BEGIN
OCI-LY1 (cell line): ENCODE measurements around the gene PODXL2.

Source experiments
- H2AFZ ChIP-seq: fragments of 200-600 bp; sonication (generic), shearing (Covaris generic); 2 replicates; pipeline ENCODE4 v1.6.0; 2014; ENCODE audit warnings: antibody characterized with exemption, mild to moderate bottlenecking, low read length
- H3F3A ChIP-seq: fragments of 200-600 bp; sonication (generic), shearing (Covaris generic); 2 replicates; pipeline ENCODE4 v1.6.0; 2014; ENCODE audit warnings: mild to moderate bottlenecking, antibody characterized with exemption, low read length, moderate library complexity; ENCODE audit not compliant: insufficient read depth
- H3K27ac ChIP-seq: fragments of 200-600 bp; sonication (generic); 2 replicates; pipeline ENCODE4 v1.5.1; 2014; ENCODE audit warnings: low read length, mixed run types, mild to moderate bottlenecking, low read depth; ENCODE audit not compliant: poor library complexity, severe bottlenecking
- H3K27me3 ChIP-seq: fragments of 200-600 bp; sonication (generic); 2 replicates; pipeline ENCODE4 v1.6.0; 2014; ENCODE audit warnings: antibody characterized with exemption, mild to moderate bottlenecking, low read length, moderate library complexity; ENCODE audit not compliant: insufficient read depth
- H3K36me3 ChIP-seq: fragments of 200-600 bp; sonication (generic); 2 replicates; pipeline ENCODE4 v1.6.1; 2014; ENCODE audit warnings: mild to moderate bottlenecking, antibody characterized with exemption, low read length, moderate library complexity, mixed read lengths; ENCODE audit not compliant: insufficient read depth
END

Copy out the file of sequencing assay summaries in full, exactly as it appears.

OCI-LY1 (cell line): ENCODE measurements around the gene PODXL2.

Source experiments
- H2AFZ ChIP-seq: fragments of 200-600 bp; sonication (generic), shearing (Covaris generic); 2 replicates; pipeline ENCODE4 v1.6.0; 2014; ENCODE audit warnings: antibody characterized with exemption, mild to moderate bottlenecking, low read length
- H3F3A ChIP-seq: fragments of 200-600 bp; sonication (generic), shearing (Covaris generic); 2 replicates; pipeline ENCODE4 v1.6.0; 2014; ENCODE audit warnings: mild to moderate bottlenecking, antibody characterized with exemption, low read length, moderate library complexity; ENCODE audit not compliant: insufficient read depth
- H3K27ac ChIP-seq: fragments of 200-600 bp; sonication (generic); 2 replicates; pipeline ENCODE4 v1.5.1; 2014; ENCODE audit warnings: low read length, mixed run types, mild to moderate bottlenecking, low read depth; ENCODE audit not compliant: poor library complexity, severe bottlenecking
- H3K27me3 ChIP-seq: fragments of 200-600 bp; sonication (generic); 2 replicates; pipeline ENCODE4 v1.6.0; 2014; ENCODE audit warnings: antibody characterized with exemption, mild to moderate bottlenecking, low read length, moderate library complexity; ENCODE audit not compliant: insufficient read depth
- H3K36me3 ChIP-seq: fragments of 200-600 bp; sonication (generic); 2 replicates; pipeline ENCODE4 v1.6.1; 2014; ENCODE audit warnings: mild to moderate bottlenecking, antibody characterized with exemption, low read length, moderate library complexity, mixed read lengths; ENCODE audit not compliant: insufficient read depth